April 24, 2013

Nursing, 5 Months In.

I haven't yet written a post entirely about breastfeeding. If you don't care or don't want to hear a whole lot about boobs and milk and babies, you can please just click away from this post? Because otherwise I'll be embarrassed that you read so much about me and my "supply."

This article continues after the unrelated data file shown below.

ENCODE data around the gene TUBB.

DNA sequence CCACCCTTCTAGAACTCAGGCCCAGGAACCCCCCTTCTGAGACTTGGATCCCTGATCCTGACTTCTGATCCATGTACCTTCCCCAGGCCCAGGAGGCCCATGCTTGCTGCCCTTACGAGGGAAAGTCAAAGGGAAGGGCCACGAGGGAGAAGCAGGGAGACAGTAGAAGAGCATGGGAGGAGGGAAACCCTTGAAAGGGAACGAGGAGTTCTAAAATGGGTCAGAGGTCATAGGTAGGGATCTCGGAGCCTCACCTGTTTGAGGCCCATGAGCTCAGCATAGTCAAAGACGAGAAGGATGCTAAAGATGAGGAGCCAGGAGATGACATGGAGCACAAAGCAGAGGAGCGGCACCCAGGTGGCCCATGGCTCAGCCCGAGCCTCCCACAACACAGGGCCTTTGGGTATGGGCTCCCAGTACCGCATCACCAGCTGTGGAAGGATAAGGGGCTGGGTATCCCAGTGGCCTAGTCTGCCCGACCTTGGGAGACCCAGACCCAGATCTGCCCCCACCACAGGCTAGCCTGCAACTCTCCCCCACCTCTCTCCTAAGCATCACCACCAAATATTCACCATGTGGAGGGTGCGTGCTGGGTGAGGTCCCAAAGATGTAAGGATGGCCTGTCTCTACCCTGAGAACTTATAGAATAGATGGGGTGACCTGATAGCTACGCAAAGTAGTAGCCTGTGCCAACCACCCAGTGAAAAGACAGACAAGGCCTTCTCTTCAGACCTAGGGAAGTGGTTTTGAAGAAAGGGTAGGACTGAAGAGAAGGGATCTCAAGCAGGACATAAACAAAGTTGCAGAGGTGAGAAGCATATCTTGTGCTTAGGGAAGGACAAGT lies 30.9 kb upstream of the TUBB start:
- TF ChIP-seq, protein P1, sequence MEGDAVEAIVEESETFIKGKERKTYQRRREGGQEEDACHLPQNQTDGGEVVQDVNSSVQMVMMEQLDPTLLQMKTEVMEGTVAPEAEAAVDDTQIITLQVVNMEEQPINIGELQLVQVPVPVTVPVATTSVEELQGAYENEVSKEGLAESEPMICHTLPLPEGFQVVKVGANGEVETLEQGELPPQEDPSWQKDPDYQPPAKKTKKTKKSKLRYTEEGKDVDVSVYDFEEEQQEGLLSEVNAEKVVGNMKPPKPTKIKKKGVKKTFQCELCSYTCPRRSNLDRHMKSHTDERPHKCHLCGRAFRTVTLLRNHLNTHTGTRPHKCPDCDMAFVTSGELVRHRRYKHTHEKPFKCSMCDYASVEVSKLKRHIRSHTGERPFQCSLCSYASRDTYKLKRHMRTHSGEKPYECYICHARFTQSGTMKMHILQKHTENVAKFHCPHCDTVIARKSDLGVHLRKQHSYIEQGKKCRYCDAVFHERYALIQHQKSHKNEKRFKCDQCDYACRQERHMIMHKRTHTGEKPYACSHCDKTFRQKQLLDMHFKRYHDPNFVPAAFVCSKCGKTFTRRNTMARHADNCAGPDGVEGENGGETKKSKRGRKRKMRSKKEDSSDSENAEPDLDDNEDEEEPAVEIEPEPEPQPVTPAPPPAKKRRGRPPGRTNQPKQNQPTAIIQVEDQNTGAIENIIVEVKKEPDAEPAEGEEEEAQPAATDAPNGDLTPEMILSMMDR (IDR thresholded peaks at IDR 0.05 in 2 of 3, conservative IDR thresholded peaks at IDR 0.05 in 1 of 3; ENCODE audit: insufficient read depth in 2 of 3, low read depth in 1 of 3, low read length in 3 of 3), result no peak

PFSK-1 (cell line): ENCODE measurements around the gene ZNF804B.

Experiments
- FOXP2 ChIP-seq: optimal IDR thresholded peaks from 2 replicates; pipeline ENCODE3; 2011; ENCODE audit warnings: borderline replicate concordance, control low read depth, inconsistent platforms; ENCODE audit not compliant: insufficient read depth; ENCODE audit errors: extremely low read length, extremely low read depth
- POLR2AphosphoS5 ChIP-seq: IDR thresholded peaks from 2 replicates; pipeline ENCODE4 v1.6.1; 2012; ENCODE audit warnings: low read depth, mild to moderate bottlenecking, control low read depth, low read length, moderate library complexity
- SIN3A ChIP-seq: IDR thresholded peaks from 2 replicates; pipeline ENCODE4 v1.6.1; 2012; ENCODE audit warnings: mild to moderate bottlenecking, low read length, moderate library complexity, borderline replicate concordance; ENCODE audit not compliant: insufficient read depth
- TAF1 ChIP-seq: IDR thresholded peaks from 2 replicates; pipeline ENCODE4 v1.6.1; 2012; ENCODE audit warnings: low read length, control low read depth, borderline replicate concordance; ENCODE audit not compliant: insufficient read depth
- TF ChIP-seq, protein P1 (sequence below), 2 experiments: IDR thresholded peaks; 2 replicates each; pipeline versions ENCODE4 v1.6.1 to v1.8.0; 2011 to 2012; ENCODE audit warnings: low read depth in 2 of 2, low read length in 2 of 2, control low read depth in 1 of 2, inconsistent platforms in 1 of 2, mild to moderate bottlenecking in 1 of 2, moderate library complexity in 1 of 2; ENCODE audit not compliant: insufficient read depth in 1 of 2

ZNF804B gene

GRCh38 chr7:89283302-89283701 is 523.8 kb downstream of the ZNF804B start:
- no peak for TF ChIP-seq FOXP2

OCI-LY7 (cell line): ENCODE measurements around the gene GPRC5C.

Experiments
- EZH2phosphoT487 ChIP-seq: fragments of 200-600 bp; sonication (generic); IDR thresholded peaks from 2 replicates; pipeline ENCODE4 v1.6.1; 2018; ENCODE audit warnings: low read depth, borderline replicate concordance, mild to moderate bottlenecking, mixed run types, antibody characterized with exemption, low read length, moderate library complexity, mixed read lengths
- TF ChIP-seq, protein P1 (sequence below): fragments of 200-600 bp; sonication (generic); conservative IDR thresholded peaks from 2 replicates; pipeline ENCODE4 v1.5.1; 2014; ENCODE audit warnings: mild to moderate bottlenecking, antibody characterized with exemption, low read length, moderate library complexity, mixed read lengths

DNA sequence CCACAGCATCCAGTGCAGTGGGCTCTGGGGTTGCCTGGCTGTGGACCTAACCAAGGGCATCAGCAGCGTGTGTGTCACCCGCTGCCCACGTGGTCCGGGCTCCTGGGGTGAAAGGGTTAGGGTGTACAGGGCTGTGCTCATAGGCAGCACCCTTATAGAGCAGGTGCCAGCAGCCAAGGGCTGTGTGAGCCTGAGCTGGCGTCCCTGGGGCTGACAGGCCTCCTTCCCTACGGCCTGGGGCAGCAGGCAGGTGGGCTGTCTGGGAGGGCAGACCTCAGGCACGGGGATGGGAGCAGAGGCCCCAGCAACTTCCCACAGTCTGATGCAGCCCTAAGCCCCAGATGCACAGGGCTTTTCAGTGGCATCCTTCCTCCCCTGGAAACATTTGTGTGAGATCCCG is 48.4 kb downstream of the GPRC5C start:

On Friday, Livvy will turn five months old, which means I've been (almost) exclusively breastfeeding this little doll for five months. I nursed my first daughter, Tessa, for five weeks, so this is a whole new ball of wax, and we've hit the sweet spot that everyone told me we'd hit. I don't really want to reminisce very much here about what went wrong with nursing Tessa because this is my post about nursing Livvy, but I do want to say that: Unlike with most things in life, there are no do-overs with nursing. With exercise or friendships or whatever, you can take a break or screw up and then get back to it, recommitted, remorseful, ready to kick ass this time. But with nursing, there's not really any taking a break. You take a break and the milk dries up. And when it's gone, it is seriously gone. I wasn't used to life working like that, and I literally had to grieve breastfeeding after I stopped doing it. It suuuuuucked; I was so angry at myself, and I was bitterly jealous of moms who were nursing. That patently judgmental "breast is best" platitude is so pervasive that I remember feeling embarrassed to bottle feed in public. Mostly, I felt that I'd failed. And I felt that almost every time I mixed a bottle for my baby. I also remember feeling relieved when Tessa turned a year old, not just because I wouldn't have to buy formula anymore but because I could move on from that whole depressing chapter.